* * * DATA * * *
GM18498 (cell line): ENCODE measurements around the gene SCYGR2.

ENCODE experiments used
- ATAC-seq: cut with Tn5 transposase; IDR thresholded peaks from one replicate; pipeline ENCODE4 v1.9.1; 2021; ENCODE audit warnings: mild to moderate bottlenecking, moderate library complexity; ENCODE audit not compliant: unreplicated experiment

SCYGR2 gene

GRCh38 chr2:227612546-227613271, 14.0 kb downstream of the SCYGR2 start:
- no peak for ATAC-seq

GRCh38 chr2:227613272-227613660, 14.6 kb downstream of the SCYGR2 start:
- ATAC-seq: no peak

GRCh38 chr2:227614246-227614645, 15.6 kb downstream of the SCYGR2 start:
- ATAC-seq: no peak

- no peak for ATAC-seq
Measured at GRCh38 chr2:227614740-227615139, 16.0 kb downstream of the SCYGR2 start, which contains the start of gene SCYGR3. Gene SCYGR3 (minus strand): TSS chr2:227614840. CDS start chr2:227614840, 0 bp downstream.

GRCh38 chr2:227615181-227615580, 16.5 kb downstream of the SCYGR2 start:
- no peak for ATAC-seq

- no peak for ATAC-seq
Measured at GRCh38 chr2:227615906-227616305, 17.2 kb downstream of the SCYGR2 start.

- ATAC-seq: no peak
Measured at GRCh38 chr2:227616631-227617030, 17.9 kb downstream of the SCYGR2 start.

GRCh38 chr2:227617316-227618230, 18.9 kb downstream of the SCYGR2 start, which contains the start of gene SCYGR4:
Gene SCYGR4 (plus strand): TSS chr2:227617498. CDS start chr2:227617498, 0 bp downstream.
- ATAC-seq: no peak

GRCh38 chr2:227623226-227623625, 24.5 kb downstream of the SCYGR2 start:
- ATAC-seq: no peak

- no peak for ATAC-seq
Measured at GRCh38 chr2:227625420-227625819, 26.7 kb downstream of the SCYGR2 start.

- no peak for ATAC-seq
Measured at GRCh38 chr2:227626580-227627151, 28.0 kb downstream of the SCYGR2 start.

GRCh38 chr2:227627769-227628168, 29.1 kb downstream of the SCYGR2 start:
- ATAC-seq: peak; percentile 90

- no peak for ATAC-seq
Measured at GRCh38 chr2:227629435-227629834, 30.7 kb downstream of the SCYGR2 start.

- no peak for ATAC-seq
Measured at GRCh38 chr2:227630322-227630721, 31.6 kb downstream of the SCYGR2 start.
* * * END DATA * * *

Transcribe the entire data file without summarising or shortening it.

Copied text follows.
GM18498 (cell line): ENCODE measurements around the gene SCYGR2.

ENCODE experiments used
- ATAC-seq: cut with Tn5 transposase; IDR thresholded peaks from one replicate; pipeline ENCODE4 v1.9.1; 2021; ENCODE audit warnings: mild to moderate bottlenecking, moderate library complexity; ENCODE audit not compliant: unreplicated experiment

SCYGR2 gene

GRCh38 chr2:227612546-227613271, 14.0 kb downstream of the SCYGR2 start:
- no peak for ATAC-seq

GRCh38 chr2:227613272-227613660, 14.6 kb downstream of the SCYGR2 start:
- ATAC-seq: no peak

GRCh38 chr2:227614246-227614645, 15.6 kb downstream of the SCYGR2 start:
- ATAC-seq: no peak

- no peak for ATAC-seq
Measured at GRCh38 chr2:227614740-227615139, 16.0 kb downstream of the SCYGR2 start, which contains the start of gene SCYGR3. Gene SCYGR3 (minus strand): TSS chr2:227614840. CDS start chr2:227614840, 0 bp downstream.

GRCh38 chr2:227615181-227615580, 16.5 kb downstream of the SCYGR2 start:
- no peak for ATAC-seq

- no peak for ATAC-seq
Measured at GRCh38 chr2:227615906-227616305, 17.2 kb downstream of the SCYGR2 start.

- ATAC-seq: no peak
Measured at GRCh38 chr2:227616631-227617030, 17.9 kb downstream of the SCYGR2 start.

GRCh38 chr2:227617316-227618230, 18.9 kb downstream of the SCYGR2 start, which contains the start of gene SCYGR4:
Gene SCYGR4 (plus strand): TSS chr2:227617498. CDS start chr2:227617498, 0 bp downstream.
- ATAC-seq: no peak

GRCh38 chr2:227623226-227623625, 24.5 kb downstream of the SCYGR2 start:
- ATAC-seq: no peak

- no peak for ATAC-seq
Measured at GRCh38 chr2:227625420-227625819, 26.7 kb downstream of the SCYGR2 start.

- no peak for ATAC-seq
Measured at GRCh38 chr2:227626580-227627151, 28.0 kb downstream of the SCYGR2 start.

GRCh38 chr2:227627769-227628168, 29.1 kb downstream of the SCYGR2 start:
- ATAC-seq: peak; percentile 90

- no peak for ATAC-seq
Measured at GRCh38 chr2:227629435-227629834, 30.7 kb downstream of the SCYGR2 start.

- no peak for ATAC-seq
Measured at GRCh38 chr2:227630322-227630721, 31.6 kb downstream of the SCYGR2 start.